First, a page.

Having Thanksgiving For Christmas

Dawn writes over at Tales From The Motherland.  She decided to list 50 things she’s thankful for in ten minutes or less.  I wouldn’t have known about it, but Darla at She’s A Maineiac and Susie at Susie Lindau’s Wild Ride both decided to do it too.  I foolishly got sucked into the feel-good blog party of the holiday season.  If you have any idea as to the writing prowess and massive followings that Susie and Darla have, you’ll understand why I’m second guessing myself.

I wrote the list in ten minutes, but then took the liberty of going back to clarify what the hell I was talking about.  If you’re in a rush, you can skip the why’s and wherefores and just read the underlined, numbered answers.

1. Family – they’ve tolerated me this long….they’re stuck with me now.  Many of them have figured out that you can’t run away from DNA.
2. Friends – I have a few old ones and a few new ones.  I try to keep the good ones and dump the fair weather variety, but sometimes it’s hard to tell who’s who until you get some crappy weather.

No fair weather friends in this shot, all legit.
No fair weather friends in this shot, all legit.

3.Potential – things can always change.  Any life situation has potential to morph into a better or worse version, so I’ll hope and work for the better and try to avoid the worse.  Feel free to post that on your Facebook page with a picture of a sunset.
4. Health – I’m not exactly the spry stud I used to be, but I’m still on the right side of the dirt.
5. Humor – I like to believe that I have a good sense of humor and the ability to laugh at myself.  I know for a fact that I have the ability to laugh at others.
6. The chance to make a difference – I’ll be the first to admit that I’m not Mother Teresa, but I like to believe that I’m able to make a little difference in peoples’ lives, and that means an awful lot.
7. Perspective – Hey, it’s in the name of my blog, I’m not passing up free advertising.  Perspective gives me the ability to see things for what they are, and given enough time and clarity, to move beyond the fertilizer and appreciate the flowers.

Lucy insisted I use this shot, as the newer ones show too much of her white muzzle. She's very sensitive about looking so elderly.
Lucy insisted I use this shot, as the newer ones show too much of her white muzzle. She’s very sensitive about looking so elderly.

8. Lucy the dog – She keeps me company when I’m raking leaves and shoveling snow.  She protects my house from skunks and squirrels.  Lucy has left me in the dust in the going gray competition, but I still reign supreme in the baldness category.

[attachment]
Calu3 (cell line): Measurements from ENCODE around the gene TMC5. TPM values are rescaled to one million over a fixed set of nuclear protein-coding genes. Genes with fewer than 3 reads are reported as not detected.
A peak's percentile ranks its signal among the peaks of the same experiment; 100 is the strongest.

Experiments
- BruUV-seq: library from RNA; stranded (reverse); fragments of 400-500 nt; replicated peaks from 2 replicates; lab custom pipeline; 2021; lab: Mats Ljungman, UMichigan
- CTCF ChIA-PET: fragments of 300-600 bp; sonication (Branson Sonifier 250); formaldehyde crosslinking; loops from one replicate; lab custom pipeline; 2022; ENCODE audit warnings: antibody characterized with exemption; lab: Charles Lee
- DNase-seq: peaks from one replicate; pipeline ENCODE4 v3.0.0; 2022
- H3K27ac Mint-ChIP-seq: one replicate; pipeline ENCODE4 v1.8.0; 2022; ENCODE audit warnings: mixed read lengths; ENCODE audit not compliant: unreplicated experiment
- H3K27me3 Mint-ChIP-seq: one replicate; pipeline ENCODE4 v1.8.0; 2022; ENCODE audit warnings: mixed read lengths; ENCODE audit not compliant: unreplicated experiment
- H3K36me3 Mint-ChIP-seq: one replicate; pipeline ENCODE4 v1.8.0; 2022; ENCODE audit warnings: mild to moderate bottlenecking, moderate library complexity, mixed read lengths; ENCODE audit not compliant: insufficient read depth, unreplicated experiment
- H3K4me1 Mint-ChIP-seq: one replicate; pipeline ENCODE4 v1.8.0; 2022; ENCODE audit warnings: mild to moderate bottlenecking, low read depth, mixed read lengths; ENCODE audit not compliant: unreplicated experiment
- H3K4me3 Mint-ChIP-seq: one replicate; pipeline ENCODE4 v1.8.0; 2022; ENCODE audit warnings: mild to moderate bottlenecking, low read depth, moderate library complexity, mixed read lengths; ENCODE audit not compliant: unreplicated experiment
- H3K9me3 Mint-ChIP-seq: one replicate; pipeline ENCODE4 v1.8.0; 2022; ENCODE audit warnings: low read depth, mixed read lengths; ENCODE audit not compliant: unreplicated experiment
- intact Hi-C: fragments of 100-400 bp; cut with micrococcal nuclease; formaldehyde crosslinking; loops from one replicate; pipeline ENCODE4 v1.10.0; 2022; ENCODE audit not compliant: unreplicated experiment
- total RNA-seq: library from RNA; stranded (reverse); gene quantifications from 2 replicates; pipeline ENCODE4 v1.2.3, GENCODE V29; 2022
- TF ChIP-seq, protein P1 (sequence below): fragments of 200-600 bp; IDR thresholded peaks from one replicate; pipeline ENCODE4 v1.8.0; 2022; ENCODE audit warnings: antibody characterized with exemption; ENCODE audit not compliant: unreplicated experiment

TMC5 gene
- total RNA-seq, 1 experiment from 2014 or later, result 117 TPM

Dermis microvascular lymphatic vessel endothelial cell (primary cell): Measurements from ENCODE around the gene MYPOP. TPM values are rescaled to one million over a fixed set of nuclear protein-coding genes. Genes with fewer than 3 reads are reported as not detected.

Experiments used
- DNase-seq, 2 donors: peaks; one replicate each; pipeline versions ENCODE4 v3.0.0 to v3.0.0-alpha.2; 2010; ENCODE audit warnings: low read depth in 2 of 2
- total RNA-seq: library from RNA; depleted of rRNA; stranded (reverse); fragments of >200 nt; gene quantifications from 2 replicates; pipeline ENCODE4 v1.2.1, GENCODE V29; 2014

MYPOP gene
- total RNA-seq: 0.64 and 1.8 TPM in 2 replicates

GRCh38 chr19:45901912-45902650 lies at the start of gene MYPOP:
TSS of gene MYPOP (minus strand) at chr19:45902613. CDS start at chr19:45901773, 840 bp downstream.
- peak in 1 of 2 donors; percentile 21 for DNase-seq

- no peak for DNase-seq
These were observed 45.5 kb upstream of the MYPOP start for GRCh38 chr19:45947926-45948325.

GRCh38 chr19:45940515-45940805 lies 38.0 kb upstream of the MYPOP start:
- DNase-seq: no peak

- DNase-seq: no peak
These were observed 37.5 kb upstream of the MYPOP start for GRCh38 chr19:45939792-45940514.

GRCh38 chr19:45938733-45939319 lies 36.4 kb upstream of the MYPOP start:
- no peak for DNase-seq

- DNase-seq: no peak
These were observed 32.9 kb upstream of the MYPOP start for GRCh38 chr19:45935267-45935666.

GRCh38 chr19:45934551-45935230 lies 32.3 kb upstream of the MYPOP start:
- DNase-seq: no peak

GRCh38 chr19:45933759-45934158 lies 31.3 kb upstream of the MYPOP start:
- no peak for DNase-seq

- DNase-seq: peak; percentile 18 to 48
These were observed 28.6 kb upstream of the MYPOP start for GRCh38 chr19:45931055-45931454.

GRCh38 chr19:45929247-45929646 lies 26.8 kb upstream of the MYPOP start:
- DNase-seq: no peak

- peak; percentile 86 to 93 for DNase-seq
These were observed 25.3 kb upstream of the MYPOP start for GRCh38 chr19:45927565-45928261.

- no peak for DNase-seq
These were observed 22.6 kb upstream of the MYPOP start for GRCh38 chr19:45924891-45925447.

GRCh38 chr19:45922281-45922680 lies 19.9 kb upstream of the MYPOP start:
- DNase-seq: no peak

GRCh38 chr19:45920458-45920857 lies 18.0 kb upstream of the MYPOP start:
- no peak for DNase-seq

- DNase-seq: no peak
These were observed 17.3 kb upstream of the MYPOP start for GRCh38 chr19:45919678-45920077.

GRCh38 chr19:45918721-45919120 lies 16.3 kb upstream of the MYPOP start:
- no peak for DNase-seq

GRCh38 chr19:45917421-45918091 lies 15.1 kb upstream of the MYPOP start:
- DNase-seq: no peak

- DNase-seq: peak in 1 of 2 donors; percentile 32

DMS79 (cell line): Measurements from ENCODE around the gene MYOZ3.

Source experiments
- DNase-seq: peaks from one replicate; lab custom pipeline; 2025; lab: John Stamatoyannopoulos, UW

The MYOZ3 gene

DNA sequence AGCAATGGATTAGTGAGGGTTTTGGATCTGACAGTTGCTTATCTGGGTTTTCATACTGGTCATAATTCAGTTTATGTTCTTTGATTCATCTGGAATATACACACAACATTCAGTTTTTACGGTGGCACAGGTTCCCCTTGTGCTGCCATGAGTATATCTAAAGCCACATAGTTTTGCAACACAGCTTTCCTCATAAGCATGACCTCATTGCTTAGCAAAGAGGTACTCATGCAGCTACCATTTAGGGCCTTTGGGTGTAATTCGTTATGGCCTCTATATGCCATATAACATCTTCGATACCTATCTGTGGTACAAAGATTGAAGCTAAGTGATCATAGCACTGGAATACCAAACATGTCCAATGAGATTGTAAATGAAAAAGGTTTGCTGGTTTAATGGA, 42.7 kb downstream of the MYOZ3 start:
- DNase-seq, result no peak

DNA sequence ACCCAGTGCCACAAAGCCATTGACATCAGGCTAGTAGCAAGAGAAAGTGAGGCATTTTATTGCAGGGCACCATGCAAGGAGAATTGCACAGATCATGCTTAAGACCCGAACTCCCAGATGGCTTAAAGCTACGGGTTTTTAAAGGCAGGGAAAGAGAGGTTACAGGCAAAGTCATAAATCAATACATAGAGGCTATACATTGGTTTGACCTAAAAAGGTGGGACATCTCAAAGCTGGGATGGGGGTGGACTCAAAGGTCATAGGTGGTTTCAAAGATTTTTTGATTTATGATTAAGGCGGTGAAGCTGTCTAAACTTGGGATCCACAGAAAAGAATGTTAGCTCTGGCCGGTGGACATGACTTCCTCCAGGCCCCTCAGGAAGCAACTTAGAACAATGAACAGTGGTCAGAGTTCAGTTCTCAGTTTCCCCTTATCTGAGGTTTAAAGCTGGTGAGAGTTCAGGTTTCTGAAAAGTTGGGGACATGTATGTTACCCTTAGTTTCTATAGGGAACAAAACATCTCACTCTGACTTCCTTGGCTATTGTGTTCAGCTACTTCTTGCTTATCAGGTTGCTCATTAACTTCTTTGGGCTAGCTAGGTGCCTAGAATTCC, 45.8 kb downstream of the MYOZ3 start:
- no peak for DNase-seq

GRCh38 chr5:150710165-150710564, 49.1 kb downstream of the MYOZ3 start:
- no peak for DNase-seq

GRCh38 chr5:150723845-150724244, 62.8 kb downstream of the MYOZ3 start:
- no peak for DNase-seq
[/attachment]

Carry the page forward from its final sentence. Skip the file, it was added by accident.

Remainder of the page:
9. Time to fix things – Maybe I’m being optimistic, but I feel like I still have the time to fix things.  I can still talk, and listen, and with enough humility, figure out where I’ve gone wrong and do something about it.
10. A chance to savor things – I’m learning to see the value in things.  To take the time to accept the impermanence of perfection.
11. Food, glorious food – My love affair with delicious, wonderful food continues barreling forward despite my growing waistline and skyrocketing cholesterol levels.  Be that as it may, food is best washed down with….
12. Beer – Frosties, tall cold ones, pints, growlers, kegs, brews, suds, ales, lagers, porters, stouts, imperial India Pale Ales, sessions, the list goes on and on.  I’ve finally entered the world of brewing my own.  My abilities as a brewer still lag miles behind my oh-so-refined palate, but I’m working on it.

I'm not thankful fir Kim Kardashian, but she's got her fanny perched on the rim of a glass of an incredible beer, and I'm too much of a gentleman to ask her to move.
I’m not thankful for Kim Kardashian, but she’s got her fanny perched on the rim of a glass of an incredible beer, and I’m too much of a gentleman to ask her to move.

13. Vodka – Yes, I drink vodka too.  I’ll let you know if I start working on distilling.
14. Tequila – Give me a short, neat glass of reposado and let me enjoy the peppery aromas, the sweetness of the first sip, the smooth warmth across my chest as I swallow.  I’m not sure if I need an intervention or a cold shower.